Oct 18, 2019

The Supreme Court will decide if the CFPB is unconstitutional

Photo: Saul Loeb/AFP/Getty Images

The Supreme Court announced today that it will decide whether the Consumer Financial Protection Bureau — the brainchild of Sen. Elizabeth Warren — is unconstitutional. It could hand down its ruling just weeks before Democrats' 2020 convention.

The big picture: The CFPB has a single director whom the president cannot fire at will. Critics say that's a violation of the president's constitutional powers. The court will have three options: uphold the CFPB's structure, rule that the director must be fireable (as Justice Brett Kavanaugh ruled previously), or throw out the CFPB altogether.

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Second-term Supreme Court cases to watch

Photo: Nurphoto/Getty Images

The Supreme Court, now with a solid conservative majority after Justice Brett Kavanaugh's appointment, is hearing cases that could have long-term ramifications on immigration, LGBTQ employment protections and access to abortion.

The big picture: The high court — with 5 conservatives and 4 liberals — kept a relatively low profile in its first term this year. But it could hand major wins to Republicans in 2020's second term, emboldened by Kavanaugh's appointment and sharpening their focus as a slew of hot-button disputes work their way up from lower courts.

Key cases to watchArrowUpdated Oct 18, 2019

Read: Appeals court rules Congress can access Trump's tax records

President Trump speaks during a Cabinet Meeting at the White House on Oct. 21. Photo: Brendan Smialowsky/AFP via Getty Images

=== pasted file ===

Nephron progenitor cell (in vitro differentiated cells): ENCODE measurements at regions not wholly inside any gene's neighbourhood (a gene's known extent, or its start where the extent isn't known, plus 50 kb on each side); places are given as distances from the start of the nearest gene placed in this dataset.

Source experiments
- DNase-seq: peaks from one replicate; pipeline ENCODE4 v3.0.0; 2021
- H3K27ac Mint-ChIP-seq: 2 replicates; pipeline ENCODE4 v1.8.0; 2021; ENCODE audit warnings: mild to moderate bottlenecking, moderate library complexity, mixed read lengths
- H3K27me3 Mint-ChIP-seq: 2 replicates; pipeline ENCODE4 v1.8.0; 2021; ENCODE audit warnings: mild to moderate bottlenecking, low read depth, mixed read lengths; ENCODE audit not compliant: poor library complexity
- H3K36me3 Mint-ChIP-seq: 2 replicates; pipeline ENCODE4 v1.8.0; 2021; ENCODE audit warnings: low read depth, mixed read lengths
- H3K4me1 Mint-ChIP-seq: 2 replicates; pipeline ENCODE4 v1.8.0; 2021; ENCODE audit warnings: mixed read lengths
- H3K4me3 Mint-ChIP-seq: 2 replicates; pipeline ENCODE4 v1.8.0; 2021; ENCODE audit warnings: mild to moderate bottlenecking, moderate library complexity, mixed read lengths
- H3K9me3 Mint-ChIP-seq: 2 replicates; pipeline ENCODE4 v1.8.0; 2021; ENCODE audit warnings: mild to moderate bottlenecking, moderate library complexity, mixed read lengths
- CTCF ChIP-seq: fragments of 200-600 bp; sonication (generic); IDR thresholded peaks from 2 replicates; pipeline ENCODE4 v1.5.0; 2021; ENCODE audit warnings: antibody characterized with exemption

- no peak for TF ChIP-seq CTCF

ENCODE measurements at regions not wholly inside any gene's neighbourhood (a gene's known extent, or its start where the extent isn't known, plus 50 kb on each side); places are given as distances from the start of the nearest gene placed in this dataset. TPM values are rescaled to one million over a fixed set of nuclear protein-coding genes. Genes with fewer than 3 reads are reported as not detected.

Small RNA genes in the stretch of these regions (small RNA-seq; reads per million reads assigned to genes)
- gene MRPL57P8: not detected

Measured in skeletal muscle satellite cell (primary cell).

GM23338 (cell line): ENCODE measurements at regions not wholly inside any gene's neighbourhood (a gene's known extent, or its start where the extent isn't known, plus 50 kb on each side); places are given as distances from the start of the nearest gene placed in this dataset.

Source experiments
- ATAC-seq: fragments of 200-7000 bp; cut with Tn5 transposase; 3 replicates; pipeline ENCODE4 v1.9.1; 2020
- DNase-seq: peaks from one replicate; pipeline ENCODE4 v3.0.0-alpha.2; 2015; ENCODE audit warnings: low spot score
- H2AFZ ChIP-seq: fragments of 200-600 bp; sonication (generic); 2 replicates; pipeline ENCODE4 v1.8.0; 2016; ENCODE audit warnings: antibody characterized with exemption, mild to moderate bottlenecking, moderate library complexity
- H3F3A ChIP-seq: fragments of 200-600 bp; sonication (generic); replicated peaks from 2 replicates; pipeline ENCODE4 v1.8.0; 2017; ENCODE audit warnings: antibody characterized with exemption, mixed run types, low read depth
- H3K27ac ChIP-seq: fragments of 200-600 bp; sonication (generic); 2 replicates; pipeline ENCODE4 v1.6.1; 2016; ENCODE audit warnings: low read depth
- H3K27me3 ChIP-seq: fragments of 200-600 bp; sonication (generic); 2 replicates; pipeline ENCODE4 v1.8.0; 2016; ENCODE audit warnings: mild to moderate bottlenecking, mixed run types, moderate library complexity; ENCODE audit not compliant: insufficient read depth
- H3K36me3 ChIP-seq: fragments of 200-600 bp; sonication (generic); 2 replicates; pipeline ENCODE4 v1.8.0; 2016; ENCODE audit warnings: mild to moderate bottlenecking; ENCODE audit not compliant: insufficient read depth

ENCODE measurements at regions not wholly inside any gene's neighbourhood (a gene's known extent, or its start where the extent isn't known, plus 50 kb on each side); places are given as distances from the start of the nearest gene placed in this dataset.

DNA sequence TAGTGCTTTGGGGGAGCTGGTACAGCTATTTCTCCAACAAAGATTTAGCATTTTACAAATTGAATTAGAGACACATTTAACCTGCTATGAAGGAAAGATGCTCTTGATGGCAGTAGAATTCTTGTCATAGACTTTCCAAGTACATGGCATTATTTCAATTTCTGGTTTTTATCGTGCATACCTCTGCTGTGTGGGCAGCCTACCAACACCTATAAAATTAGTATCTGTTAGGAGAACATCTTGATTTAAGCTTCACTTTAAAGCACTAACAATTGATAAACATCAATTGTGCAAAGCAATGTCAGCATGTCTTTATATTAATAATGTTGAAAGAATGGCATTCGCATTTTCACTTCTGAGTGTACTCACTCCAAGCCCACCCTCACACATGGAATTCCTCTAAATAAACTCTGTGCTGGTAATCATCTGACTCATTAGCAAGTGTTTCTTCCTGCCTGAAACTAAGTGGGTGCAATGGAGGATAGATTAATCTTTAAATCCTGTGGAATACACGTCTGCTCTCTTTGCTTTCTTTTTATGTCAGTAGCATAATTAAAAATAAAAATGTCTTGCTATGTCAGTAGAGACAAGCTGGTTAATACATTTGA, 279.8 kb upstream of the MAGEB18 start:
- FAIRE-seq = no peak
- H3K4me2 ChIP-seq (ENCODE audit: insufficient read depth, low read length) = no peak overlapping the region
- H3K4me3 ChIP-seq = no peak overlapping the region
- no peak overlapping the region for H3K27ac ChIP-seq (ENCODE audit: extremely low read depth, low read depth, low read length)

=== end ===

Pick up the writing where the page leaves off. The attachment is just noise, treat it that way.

Congress can seek eight years of President Trump's tax records, according to a federal appeals court ruling on Wednesday.

Why it matters: It's a major setback for Trump, who's tried to block every attempt to make his tax returns public and plans to take the case to the U.S. Supreme Court.

Go deeperArrowUpdated Nov 14, 2019

Federal judge temporarily blocks Alabama abortion bill

Pro-choice protesters gather at the Supreme Court on May 21 in Washington, D.C. Photo: Tasos Katopodis/Getty Images

A federal judge granted a preliminary injunction on Tuesday, temporarily halting Alabama's restrictive abortion ban from taking effect on Nov. 15, the New York Times reports.

Why it matters: The ruling, issued by U.S. District Judge Myron Thompson, is an "early step in a legal confrontation that critics of abortion orchestrated to try to reach the United States Supreme Court," the Times writes. The legislation would make it a felony for doctors to perform an abortion under almost any circumstance, including rape or incest.

Go deeperArrowOct 29, 2019